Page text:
My parents got married 30 years ago this August. One of their wedding presents at least has remained loved and cherished throughout all this time. It’s not the Country Roses china we use at Christmas, and I’ve only seen mum’s dress once... I’m talking about a cookery book.
Cooking has always been a huge part of my life. One of my earliest memories is coming downstairs on a Saturday morning where my dad would have a big mixing bowl on the floor—where I could reach and where it couldn’t fall any further—ready for me to “help” (read: hinder) him to make some cakes. Sometimes we’d have a cooked breakfast and I would be allowed to stand on a chair and scramble the eggs. These days, I cook for friends and family and I have all kinds of memories attached to certain dishes.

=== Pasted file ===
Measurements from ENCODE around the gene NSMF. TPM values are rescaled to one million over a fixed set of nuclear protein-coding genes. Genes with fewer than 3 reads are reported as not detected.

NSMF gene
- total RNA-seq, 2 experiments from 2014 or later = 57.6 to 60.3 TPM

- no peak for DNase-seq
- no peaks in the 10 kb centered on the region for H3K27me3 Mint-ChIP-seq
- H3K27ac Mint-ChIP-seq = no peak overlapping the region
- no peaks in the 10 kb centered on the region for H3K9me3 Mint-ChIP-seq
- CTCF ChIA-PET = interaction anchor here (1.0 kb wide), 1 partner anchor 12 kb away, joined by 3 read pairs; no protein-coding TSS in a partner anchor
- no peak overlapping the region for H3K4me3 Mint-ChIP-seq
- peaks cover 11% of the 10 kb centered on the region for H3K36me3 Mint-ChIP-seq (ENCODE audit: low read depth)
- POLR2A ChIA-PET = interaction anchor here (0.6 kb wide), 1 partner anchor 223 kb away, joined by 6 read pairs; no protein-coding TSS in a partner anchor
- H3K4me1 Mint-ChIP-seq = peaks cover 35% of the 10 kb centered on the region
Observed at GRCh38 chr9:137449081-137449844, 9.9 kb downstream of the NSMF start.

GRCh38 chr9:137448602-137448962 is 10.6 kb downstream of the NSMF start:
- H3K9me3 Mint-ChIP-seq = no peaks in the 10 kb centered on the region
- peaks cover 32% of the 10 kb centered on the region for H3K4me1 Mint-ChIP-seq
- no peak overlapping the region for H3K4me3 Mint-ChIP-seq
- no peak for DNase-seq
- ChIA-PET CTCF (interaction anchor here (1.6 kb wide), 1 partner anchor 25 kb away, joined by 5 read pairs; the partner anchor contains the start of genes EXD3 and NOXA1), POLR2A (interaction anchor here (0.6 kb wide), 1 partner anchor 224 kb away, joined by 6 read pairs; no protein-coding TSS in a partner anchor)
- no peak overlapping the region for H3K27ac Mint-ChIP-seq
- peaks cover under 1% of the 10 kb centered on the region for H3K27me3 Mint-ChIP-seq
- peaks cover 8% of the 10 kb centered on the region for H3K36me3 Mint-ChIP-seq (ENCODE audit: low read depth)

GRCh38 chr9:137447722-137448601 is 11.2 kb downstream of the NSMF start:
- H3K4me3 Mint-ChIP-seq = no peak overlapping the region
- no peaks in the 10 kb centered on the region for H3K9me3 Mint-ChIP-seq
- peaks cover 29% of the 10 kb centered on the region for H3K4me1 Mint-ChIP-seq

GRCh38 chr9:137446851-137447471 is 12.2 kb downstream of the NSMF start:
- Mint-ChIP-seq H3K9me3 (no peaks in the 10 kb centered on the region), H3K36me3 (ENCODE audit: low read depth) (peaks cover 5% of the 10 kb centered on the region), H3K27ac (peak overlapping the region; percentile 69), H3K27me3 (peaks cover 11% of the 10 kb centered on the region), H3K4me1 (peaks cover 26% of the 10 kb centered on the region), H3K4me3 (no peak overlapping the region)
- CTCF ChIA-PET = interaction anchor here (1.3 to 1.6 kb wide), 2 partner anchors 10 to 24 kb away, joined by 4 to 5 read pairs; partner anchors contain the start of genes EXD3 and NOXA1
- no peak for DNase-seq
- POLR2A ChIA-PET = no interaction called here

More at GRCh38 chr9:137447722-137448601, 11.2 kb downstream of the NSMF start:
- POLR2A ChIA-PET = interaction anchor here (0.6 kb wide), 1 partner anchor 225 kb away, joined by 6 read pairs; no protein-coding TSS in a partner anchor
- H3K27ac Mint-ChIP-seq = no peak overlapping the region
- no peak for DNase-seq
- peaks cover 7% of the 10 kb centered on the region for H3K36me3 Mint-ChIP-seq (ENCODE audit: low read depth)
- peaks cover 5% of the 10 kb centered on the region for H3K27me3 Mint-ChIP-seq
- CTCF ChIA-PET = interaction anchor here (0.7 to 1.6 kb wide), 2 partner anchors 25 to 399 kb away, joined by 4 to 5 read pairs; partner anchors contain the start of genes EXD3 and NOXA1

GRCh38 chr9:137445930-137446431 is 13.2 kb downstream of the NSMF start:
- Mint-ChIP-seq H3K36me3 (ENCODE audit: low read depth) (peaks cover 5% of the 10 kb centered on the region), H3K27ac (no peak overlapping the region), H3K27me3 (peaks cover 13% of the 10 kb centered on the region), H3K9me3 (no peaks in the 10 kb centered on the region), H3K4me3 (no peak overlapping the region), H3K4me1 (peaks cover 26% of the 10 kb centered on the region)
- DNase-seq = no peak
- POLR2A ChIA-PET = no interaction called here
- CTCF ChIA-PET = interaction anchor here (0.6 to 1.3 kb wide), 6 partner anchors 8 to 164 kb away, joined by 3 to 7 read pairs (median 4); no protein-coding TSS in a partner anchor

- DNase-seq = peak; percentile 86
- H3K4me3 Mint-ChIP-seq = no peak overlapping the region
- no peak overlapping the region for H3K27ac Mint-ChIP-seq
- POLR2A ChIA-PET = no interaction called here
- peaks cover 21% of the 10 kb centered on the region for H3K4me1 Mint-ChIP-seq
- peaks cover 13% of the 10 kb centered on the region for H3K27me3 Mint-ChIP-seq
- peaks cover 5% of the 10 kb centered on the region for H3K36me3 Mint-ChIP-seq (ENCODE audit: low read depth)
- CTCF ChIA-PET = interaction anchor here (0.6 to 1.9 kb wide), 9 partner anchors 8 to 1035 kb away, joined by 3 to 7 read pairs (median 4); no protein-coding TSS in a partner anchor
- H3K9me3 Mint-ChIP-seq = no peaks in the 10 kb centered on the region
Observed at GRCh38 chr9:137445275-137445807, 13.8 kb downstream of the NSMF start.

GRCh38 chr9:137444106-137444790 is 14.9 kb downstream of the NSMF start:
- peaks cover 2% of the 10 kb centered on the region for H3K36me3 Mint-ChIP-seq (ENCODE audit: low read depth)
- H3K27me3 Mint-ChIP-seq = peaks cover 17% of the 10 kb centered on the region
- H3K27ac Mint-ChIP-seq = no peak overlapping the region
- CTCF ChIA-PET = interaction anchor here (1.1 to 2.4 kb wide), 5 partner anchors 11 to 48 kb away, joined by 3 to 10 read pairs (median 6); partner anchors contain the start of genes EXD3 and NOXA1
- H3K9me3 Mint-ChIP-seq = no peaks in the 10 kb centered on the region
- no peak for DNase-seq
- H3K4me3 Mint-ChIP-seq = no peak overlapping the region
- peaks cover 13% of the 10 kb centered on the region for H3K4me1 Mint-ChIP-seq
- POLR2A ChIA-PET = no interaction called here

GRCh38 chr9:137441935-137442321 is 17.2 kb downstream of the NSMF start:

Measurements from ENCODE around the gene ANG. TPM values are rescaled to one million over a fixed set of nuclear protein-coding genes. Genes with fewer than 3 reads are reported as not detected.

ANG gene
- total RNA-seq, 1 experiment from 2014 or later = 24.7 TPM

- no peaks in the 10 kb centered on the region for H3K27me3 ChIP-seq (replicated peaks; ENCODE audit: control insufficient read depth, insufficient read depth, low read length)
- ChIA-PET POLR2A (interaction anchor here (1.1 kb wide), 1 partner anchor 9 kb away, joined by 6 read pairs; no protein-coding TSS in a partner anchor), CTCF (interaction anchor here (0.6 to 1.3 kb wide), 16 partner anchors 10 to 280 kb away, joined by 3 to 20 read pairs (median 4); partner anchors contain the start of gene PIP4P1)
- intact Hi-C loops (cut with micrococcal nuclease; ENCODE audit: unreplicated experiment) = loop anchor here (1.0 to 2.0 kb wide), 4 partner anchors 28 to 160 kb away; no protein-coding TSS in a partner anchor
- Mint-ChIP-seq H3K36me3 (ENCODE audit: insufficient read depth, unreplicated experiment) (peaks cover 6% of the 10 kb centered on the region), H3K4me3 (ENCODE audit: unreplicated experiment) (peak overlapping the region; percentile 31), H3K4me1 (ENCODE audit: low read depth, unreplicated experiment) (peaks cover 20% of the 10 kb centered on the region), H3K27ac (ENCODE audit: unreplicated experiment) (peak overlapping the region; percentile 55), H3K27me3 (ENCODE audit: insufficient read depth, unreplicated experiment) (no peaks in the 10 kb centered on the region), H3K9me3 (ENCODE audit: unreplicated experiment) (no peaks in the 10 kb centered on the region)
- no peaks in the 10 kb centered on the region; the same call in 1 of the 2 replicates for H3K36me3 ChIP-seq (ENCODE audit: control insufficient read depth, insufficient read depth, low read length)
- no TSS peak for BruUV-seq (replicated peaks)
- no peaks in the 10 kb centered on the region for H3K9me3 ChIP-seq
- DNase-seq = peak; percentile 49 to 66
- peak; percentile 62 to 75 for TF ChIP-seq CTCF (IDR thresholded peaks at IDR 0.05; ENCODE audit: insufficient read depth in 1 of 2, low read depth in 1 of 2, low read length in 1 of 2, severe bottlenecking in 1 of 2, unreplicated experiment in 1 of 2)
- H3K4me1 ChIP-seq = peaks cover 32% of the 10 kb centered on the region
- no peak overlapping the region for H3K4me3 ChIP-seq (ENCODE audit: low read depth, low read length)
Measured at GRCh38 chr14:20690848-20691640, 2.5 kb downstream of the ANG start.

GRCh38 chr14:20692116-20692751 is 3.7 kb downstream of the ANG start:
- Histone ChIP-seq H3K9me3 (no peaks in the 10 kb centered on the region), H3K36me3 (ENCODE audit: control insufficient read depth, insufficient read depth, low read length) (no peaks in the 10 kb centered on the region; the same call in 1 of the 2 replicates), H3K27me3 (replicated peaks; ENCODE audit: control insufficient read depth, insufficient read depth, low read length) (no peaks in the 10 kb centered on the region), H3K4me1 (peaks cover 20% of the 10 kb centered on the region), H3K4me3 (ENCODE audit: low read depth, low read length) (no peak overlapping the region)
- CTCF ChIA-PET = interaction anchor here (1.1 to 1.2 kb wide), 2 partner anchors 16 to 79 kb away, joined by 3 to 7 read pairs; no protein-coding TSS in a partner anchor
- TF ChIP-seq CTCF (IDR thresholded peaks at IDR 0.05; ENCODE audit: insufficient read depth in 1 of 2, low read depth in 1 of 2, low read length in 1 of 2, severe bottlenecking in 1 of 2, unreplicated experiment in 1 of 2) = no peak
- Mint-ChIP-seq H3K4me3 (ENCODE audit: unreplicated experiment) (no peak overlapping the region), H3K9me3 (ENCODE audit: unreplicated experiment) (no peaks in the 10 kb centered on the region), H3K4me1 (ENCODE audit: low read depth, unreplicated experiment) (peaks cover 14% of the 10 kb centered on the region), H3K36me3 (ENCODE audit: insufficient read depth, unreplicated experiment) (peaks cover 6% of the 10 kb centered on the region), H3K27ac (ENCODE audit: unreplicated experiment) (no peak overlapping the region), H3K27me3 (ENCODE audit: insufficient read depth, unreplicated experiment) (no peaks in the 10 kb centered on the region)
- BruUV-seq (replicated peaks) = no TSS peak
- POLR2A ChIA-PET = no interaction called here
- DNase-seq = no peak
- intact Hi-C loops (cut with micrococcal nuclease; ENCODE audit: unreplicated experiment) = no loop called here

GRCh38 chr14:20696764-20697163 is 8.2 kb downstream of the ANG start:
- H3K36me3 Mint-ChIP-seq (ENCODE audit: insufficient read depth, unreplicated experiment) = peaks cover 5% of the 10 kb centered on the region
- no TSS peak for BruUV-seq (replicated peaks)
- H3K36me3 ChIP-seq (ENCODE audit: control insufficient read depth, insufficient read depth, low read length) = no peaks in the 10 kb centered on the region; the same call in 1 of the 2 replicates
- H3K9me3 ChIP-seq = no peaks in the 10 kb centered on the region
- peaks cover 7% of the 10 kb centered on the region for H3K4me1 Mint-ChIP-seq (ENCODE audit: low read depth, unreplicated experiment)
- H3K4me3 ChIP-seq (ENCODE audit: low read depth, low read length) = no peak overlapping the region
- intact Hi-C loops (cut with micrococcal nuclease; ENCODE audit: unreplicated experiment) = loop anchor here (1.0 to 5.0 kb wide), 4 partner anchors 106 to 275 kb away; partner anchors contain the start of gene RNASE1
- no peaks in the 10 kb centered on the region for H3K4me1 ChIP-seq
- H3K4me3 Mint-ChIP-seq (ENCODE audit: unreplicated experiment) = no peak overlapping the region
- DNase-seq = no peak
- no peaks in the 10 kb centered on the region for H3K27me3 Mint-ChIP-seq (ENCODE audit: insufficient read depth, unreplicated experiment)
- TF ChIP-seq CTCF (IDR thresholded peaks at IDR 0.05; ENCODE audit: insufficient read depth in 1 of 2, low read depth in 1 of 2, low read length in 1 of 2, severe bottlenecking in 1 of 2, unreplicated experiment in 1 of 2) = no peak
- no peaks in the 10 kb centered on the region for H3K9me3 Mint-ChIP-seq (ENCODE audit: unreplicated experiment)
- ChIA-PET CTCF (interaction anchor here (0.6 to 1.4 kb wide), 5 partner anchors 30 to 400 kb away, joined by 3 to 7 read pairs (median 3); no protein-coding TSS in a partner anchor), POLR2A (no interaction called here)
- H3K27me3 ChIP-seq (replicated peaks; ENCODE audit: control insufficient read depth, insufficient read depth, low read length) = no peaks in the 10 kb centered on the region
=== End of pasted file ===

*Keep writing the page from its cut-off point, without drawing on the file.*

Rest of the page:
The reason I love Delia’s book so much isn’t just because of the book itself, though that’s a huge reason. You can see the stains on the pages with recipes for family favourites, and little notes or page markers when we found something we loved or changed it to suit everyone. It’s also the recipes: they are simple and traditional, and it’s clear that she’s taken time to find out what works and what doesn’t. She’s got everything you enjoyed making as a kid: fairy cakes, Victoria sponge, pancakes, pastry... simple but perfect.
Then there’s her lemon meringue pie, which I adore making for my family. It’s not the simplest of recipes, but she guides you through it in her straightforward encouraging prose. She never uses bullet points but rather writes as though telling a story.
I’ve managed to find a link to the online version of the recipe, but she’s got tonnes of books out too which are well worth the investment—this coming from the tightest girl in Ireland. Tightest in Ireland... somehow that means a lot. Anyway, the recipe is here and I can’t wait for some comments and emails about your culinary exploits!